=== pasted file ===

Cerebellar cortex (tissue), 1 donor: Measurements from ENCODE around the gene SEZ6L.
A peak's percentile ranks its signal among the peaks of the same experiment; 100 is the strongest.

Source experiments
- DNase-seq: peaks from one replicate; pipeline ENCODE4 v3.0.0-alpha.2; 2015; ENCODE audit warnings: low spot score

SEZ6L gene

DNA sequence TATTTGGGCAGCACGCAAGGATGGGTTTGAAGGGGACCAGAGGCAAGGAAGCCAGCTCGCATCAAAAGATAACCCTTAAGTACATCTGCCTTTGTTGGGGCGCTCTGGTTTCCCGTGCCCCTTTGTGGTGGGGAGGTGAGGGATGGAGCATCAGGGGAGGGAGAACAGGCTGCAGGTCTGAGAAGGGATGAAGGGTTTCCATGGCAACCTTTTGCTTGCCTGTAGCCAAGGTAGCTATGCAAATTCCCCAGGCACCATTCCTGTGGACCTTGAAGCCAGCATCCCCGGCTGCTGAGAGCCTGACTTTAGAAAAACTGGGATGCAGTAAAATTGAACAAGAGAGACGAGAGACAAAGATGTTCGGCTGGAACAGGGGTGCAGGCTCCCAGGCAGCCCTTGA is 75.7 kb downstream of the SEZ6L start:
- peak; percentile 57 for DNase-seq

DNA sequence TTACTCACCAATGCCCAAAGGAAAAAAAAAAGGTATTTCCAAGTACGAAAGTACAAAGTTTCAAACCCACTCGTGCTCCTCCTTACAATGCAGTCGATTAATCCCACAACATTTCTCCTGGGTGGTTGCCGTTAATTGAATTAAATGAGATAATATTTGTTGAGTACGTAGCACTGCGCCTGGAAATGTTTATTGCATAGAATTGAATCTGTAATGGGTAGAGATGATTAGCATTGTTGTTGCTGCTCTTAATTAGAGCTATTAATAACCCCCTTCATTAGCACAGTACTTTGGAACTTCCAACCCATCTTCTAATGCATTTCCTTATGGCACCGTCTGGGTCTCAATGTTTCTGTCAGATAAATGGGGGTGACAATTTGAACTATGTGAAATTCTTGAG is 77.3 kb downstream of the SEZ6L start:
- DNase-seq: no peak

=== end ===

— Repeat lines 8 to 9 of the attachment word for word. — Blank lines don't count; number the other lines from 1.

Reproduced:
DNA sequence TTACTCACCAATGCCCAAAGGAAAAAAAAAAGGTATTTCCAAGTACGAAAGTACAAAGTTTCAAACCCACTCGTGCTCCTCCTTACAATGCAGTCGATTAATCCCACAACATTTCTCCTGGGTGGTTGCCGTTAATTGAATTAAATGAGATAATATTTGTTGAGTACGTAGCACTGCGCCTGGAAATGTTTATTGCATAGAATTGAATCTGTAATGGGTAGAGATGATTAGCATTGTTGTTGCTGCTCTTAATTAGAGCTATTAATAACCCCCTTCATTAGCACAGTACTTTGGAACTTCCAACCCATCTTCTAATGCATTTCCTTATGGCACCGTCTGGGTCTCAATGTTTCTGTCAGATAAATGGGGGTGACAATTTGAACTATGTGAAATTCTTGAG is 77.3 kb downstream of the SEZ6L start:
- DNase-seq: no peak